should also notice that the cosine of

angle B is equal to previous calculation for the sine

of angle A.

This is because the opposite side for angle B is the

adjacent side for angle A, and because

the adjacent side for angle B is the opposite side for

angle A.

This is demonstrated in the following diagram:

We could summarize this relationship this way:

sin(A) = As opposite / hypotenuse = 4.00 cm / 7.21

cm = 0.5548

cos(B) = Bs adjacent / hypotenuse = 4.00 cm / 7.21

cm = 0.5548

cos(A) = As adjacent / hypotenuse = 6.00 cm / 7.21

cm = 0.8322

cm = 0.8322

Now, angle A and B form a pair of complementary

angles. That is, their measurements

add up to 90 degrees. This is because the

measurement of the interior angles for any

triangle must sum to 180 degrees, and in this triangle

90 of those degrees are taken up by

the right angle, so that leaves 90 degrees remaining

from the total of 180 to be split up

between angle A and B.

So, here we notice that the sine of an angle is equal

to the cosine of its complement, and

that the cosine of an angle is equal to the sine of its

complement.

Also, we will take note of the relationship between

the tangents of the complementary

angles A and B. The tangent of angle A is equal to

the reciprocal, or inverse, of the

tangent of angle B, and, likewise, the tangent of

angle B is equal to the reciprocal of the

tangent of its complement, angle A. This is

summarized in the following table:

tan(A) = As opposite / As adjacent = 4.00 cm /

6.00 cm = 0.6667

cm = 1.5000

Here is an easy way to remember these relationships

for trig functions and the right

triangle. Just write down this mnemonic:

SOH - CAH - TOA

It is pronounced so - ka - toe - ah.

The SOH stands for Sine of an angle is Opposite

over Hypotenuse.

The CAH stands for Cosine of an angle is Adjacent

over Hypotenuse.

The TOA stands for Tangent of an angle is

Opposite over Adjacent.

What is f(x) ?

Common Angles Around a Circle

The circle below can be thought of as being divided

into angles that are integer multiples

of 30, 45, 60, and 90 degree angles. Click one of the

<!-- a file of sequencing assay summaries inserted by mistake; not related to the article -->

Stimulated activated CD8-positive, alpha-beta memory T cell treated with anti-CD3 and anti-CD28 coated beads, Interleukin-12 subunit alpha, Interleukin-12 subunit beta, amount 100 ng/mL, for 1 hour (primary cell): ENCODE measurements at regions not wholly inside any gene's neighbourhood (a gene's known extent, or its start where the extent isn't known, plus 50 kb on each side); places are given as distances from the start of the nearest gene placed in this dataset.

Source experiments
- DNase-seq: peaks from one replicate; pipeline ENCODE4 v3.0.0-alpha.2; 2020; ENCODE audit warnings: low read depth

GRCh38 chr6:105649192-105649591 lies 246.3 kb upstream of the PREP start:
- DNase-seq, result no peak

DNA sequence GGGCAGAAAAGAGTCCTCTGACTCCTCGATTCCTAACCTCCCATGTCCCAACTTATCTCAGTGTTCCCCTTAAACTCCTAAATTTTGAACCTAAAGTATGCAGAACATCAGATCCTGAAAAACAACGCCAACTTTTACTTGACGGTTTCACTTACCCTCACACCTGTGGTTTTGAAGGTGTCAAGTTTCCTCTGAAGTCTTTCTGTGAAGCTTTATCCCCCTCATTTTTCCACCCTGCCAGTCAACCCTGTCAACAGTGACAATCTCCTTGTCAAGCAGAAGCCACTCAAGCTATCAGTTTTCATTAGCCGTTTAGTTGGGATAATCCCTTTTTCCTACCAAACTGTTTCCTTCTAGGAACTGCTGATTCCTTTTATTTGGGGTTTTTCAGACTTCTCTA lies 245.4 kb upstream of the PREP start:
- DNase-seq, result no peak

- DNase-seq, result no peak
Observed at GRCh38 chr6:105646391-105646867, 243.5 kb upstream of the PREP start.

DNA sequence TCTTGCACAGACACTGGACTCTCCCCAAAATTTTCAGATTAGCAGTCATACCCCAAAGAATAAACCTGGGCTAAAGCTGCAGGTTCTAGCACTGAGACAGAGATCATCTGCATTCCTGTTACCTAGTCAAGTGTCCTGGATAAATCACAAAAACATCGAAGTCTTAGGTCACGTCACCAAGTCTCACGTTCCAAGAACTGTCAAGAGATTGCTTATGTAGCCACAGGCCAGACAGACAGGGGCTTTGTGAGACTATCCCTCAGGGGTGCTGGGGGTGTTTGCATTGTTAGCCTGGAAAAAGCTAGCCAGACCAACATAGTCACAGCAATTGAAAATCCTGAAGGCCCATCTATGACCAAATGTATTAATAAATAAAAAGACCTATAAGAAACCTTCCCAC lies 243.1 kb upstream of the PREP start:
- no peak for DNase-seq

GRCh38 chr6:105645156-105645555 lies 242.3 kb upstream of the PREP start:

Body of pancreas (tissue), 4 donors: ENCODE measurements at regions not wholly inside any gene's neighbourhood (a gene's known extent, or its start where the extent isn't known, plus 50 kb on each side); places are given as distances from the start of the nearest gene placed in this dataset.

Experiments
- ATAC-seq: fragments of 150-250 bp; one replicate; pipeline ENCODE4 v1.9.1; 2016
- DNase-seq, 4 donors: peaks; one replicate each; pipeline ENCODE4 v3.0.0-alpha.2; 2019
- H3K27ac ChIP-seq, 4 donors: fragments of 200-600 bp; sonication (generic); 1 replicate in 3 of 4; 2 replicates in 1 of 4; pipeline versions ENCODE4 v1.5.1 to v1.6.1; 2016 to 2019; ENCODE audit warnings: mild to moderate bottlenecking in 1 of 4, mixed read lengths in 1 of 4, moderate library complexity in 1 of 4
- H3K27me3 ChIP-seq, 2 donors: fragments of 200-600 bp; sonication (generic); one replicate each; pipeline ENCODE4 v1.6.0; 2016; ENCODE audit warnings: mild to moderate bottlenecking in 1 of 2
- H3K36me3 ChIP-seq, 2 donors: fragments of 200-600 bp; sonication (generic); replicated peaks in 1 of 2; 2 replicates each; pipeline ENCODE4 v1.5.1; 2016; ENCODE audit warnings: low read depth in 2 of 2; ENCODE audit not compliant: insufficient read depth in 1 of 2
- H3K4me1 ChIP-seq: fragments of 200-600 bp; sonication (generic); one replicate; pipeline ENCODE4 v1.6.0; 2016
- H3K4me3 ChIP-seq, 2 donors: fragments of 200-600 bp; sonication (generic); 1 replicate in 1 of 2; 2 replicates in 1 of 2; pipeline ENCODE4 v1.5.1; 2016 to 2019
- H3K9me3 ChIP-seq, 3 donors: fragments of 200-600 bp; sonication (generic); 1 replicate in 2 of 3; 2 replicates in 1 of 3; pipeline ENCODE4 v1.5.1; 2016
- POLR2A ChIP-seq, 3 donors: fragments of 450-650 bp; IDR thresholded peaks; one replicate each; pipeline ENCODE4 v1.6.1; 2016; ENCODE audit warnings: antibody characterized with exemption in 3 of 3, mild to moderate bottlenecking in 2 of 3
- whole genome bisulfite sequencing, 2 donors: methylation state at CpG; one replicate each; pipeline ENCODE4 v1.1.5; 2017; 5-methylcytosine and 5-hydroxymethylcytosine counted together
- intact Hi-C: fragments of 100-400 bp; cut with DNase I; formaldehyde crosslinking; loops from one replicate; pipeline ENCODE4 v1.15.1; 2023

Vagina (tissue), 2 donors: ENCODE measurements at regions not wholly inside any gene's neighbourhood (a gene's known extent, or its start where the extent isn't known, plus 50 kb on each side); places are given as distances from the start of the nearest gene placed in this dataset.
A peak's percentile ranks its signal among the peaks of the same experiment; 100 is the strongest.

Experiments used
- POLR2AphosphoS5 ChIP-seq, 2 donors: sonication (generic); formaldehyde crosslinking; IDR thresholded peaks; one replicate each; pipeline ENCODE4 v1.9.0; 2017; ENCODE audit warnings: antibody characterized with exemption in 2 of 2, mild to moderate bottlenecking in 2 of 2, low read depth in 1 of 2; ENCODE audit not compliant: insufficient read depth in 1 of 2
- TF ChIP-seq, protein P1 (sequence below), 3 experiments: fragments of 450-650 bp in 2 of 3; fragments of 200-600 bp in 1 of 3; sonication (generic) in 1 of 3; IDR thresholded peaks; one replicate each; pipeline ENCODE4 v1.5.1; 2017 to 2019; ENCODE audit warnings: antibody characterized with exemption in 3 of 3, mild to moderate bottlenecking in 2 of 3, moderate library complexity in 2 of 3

points on the circle to see the angle

and its measurement in both degrees and radians.

See notes below.

The angles marked on this circle represent common

angles that are often used in

introductory geometry and trigonometry problems.

click on the point. Then use this

applet to check your value.

All of the angles will be shown as arcs when they

are drawn. You should notice that all of

these angles are in standard position.

This Java applet will not print the value for pi as a

Greek letter. Instead, it is printed as

Pi. This, of course, approximately equals the value

3.14.

Trig Function Point Definitions

Quick Instructions:

The above applet starts with the sine function

active. Any of the six trigonometric

functions can be activated by choosing the

appropriate radio button at the top of

the applet.

The large square graph on the left is the (x, y)

coordinate plane. It extends from 10.0 to +10.0 along the x-axis and the y-axis.

The upper right rectangular graph shows the graph

of the currently active trig

function. For example, when the sine function is

active, this graph shows the

Horizontally, this graph has a domain

from 0 radians to 2pi radians with markers every

pi/2 radians. Vertically, the

range of this graph runs from -2.0 to +2.0 for the

sine and cosine functions, and it

runs from -5.0 to +5.0 for the tangent, cotangent,

secant and cosecant functions.

Vertical marking occur every unit distance.

The lower right rectangular area shows the

calculation for the currently active trig

function at the current (x, y) point on the left graph.

When the sine function radio button is selected,

click somewhere on the left (x, y)

graph. Notice:

o The (x, y) coordinates are presented above the

selected point.

o The angle whose terminal side goes through this

(x, y) point is drawn. Its

value is presented in the upper right corner of this (x,

y) graph.

o The relevant quantities necessary for the sine

calculation are drawn on the

graph, (the y distance and the radius in this case).

The values for these

representations.

o The upper right hand graph shows the current

function, i. e., the sine

function. The current input angle and the current

output value for this

function are presented.

o In the lower right rectangle of the applet the value

for the current trig

function at the current angle is calculated using the

the relevant quantities

from the (x, y) graph.

All values are rounded to two decimal places.

Certainly more precise values for

the trig functions are available elsewhere. This